Gender wage gap for women
In December 2005 the Institute for Economic and Social Research (WSI) published its report, Economic and social situation of women 2005. Containing 60,000 up-to-date facts and figures, the report focuses on the economic and social situation of women in Germany. It looks at such issues as education, employment, income, social security and working time. Based on official statistics and recent academic studies, the report places its findings in a European perspective. While opportunities for German women still lag behind those available for men, the nature of gender inequality has changed over the years. Young women, on average, now attain higher educational levels in school than their male counterparts. However, the gender wage gap in Germany is one of the biggest in the European Union. Furthermore, the percentage of women who work in marginal part-time jobs has increased over the period of study from 6% to 13%.
In December 2005, the Institute for Economic and Social Research (Wirtschafts- und Sozialwissenschaftliches Institut, WSI) within the Hans Böckler Foundation (Hans-Böckler Stiftung, HBS) published its new Women Data Report 2005 [amk1](Bothfeld, Silke et al., 'WSI-FrauenDatenReport 2005', Berlin, Edition Sigma, 2005) (http://www.boeckler.de/cps/rde/xchg/SID-3D0AB75F-D112B9FF/hbs/hs.xsl/509_57643.html). This 480-page comprehensive report is a follow-up to a report on the same subject published in 2001. Containing 60,000 up-to-date facts and figures, the report focuses on the economic and social situation of women in Germany. It covers such subjects as education, employment, income, social security and working time. Based on analysis of official statistics and recent academic studies, the report places its findings in a comparative European perspective. Some of the main findings are highlighted in this article.
The educational situation of women has improved since the early 1990s. In 1991, 11.9% of women between 25 and 29 years of age had an upper secondary leaving certificate (Abitur), giving them access to university studies. This compared with a figure of 18.5% for men of the same age. In 2004 the percentages had risen to 40.6% for women and 37.8% for men. At university level, the numbers of female and male students are approximately equal. However, the percentage of female students drops at higher degree levels. Only 39% of students with a Ph.D. qualification (Promotion) were women, while only 22.7% with a postdoctoral lecture qualification (Habilitation) were women. In terms of the choice of field of study, women are particularly prevalent in languages and cultural studies and are less likely to be represented in the sciences (see table). Notable also is the fact that women are in the majority in medical studies.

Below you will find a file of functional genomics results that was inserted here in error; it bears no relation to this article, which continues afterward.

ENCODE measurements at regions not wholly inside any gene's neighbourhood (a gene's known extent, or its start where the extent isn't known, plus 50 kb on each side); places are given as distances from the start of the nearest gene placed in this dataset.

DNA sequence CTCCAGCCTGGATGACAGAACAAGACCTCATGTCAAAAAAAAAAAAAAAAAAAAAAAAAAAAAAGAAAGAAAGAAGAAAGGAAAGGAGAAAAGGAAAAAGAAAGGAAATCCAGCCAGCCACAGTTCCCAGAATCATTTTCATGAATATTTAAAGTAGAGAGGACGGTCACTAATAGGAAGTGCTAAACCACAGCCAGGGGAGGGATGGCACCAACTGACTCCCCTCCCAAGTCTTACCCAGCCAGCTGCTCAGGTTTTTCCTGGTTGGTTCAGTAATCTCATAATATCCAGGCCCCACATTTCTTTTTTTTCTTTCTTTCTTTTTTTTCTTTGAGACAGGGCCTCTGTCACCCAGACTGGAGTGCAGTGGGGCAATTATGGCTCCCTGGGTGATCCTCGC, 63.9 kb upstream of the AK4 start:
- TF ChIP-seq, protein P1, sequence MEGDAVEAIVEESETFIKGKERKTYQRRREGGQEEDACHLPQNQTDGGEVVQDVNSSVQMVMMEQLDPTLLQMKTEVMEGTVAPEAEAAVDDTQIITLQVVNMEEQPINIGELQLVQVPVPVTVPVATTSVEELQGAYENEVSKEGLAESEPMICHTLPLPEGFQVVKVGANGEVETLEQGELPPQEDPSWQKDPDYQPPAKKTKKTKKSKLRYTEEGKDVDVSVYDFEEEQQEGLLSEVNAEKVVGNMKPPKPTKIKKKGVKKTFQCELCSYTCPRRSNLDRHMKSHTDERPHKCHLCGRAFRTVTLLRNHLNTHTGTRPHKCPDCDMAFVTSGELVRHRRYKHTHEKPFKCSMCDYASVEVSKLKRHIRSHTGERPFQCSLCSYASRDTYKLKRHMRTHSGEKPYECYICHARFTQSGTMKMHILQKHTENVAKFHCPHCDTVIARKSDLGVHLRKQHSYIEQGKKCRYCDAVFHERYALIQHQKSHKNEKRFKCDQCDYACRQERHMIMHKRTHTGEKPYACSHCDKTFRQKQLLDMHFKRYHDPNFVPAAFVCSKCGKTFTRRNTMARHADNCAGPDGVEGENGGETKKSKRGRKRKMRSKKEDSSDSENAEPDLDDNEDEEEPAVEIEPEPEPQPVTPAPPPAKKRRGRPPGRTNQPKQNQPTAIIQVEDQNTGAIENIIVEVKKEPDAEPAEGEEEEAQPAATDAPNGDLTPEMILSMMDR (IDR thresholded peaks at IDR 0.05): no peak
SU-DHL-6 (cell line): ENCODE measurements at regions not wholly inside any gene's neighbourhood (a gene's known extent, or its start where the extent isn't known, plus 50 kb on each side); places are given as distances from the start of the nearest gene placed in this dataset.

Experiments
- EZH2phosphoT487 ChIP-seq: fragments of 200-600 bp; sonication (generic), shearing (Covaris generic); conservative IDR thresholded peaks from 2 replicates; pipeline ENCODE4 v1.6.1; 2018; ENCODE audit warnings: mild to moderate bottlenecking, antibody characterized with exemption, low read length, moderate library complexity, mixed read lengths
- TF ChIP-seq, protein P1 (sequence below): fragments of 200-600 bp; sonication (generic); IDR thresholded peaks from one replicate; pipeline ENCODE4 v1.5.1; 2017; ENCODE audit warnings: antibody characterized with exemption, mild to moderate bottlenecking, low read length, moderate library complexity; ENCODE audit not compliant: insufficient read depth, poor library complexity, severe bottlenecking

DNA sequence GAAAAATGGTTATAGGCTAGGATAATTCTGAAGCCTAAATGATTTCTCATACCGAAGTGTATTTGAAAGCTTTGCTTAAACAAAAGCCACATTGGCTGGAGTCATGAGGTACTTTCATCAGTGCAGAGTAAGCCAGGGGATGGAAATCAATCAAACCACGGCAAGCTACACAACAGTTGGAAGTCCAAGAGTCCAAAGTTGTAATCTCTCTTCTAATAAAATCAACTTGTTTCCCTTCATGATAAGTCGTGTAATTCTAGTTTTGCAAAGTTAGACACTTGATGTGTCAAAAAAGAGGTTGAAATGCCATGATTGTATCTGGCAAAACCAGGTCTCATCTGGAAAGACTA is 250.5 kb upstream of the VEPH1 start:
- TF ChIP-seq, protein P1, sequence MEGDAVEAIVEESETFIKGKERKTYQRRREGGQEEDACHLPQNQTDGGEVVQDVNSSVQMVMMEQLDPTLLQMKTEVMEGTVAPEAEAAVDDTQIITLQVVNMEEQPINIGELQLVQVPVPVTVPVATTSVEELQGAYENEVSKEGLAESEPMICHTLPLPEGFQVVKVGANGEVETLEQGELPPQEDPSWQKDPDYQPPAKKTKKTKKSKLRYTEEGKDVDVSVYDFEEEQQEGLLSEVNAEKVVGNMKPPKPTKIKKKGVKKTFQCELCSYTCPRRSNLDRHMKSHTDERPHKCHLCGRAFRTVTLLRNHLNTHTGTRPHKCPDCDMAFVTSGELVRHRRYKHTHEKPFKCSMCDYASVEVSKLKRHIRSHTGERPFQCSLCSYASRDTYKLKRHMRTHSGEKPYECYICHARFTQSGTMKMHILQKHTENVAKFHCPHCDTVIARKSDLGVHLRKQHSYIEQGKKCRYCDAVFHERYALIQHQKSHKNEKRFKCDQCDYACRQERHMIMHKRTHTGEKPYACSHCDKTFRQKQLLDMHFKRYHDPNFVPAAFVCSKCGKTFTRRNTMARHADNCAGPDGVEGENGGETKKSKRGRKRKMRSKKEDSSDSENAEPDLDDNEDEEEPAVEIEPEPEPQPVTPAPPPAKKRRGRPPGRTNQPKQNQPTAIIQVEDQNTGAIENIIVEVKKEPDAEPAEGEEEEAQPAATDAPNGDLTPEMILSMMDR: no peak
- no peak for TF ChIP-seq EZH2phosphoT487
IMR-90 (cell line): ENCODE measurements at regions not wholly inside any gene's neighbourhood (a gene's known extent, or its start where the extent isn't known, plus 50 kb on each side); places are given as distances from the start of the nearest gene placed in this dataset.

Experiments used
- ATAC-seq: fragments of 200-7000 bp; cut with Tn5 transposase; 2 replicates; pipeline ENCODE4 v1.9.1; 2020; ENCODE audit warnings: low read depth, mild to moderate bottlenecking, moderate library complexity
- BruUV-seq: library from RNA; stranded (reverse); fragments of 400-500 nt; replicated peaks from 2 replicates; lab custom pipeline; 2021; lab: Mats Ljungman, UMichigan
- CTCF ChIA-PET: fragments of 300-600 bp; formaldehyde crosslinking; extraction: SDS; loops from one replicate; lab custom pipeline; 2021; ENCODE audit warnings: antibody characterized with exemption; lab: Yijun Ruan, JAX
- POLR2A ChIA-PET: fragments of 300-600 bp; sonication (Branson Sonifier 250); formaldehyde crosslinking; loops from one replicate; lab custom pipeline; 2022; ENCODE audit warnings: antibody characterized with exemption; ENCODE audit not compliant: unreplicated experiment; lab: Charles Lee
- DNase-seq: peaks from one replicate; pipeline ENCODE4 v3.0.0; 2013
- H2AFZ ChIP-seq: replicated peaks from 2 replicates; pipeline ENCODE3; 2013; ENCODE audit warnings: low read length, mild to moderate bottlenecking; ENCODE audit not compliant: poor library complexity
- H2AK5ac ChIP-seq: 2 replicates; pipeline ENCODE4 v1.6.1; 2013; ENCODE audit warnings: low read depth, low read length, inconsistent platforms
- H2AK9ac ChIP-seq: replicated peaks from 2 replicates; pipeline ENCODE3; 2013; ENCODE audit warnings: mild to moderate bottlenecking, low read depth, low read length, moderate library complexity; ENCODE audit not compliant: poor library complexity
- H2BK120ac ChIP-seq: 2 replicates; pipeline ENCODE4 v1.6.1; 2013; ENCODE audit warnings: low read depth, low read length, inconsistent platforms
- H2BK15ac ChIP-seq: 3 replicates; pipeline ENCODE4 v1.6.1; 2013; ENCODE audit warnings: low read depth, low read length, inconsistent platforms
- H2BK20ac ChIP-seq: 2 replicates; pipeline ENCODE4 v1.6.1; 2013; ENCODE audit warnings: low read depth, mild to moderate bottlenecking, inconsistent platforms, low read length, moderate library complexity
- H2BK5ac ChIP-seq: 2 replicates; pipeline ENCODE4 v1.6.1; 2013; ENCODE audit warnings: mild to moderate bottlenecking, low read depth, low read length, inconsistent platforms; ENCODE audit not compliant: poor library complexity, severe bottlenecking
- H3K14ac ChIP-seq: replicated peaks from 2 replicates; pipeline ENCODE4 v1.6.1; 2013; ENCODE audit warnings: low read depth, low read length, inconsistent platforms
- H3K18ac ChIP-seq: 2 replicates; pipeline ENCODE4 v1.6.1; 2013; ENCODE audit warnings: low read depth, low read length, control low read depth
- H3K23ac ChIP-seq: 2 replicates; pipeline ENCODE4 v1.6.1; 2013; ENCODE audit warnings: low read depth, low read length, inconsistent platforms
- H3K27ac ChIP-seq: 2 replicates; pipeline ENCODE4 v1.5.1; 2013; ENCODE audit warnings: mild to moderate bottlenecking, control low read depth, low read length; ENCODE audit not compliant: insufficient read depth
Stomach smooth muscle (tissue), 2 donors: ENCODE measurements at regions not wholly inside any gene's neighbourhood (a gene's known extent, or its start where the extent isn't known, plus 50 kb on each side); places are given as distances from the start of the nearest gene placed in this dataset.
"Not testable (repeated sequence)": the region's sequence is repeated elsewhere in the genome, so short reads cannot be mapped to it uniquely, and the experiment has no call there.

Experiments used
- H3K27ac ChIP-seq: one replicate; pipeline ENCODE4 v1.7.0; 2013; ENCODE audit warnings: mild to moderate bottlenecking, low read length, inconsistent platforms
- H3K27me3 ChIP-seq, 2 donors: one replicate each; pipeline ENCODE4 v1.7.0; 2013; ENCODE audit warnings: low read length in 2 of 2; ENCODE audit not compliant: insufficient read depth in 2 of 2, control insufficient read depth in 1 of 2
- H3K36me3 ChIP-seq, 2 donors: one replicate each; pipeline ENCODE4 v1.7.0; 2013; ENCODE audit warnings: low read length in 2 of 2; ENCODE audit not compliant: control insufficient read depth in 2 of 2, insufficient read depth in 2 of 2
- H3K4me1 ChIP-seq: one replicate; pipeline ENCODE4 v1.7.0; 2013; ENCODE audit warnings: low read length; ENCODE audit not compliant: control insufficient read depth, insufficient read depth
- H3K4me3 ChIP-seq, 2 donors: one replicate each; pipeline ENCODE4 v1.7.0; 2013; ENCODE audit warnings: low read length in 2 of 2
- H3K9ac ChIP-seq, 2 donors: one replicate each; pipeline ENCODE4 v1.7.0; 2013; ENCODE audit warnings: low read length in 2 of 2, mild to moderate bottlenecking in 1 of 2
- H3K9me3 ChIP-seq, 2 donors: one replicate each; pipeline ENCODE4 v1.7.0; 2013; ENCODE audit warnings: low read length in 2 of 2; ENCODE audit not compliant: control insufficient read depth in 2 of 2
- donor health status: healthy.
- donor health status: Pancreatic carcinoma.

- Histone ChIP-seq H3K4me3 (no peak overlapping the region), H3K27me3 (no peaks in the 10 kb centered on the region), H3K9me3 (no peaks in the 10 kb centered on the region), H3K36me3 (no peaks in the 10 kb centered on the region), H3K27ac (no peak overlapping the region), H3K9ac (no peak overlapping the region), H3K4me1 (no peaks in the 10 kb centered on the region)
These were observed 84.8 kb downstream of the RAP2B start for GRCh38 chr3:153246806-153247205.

|Field of study||Women||Men|
|Languages and cultural studies||69.8||30.2|
|Law, economics and social sciences||48.2||51.8|
|Mathematics and sciences||36.3||63.7|
Source: WSI-FrauenDatenReport; Federal Office of Statistics (Statistisches Bundesamt Deutschland, destatis).
The employment rate of women in Germany is still increasing; in 2004, 59.2% of women were working – slightly above the EU15 average of 56.8%, but considerably below the levels reached in the Scandinavian countries and the United Kingdom.
The increase in female employment was due to the increase in the numbers of women in part-time work. The number of women working full time decreased between 1991 and 2004 by 1.6 million; however, the number of women working part time rose by 1.8 million. Therefore, if the female employment rate is calculated in full-time equivalents, it was only 46% in 2004 (compared to an EU15 average of 47%). A regional breakdown of the figures shows that 45% of women in western Germany work part time, but only 28% in eastern Germany. Only 20% of women with under-age children were in full-time employment in 2004.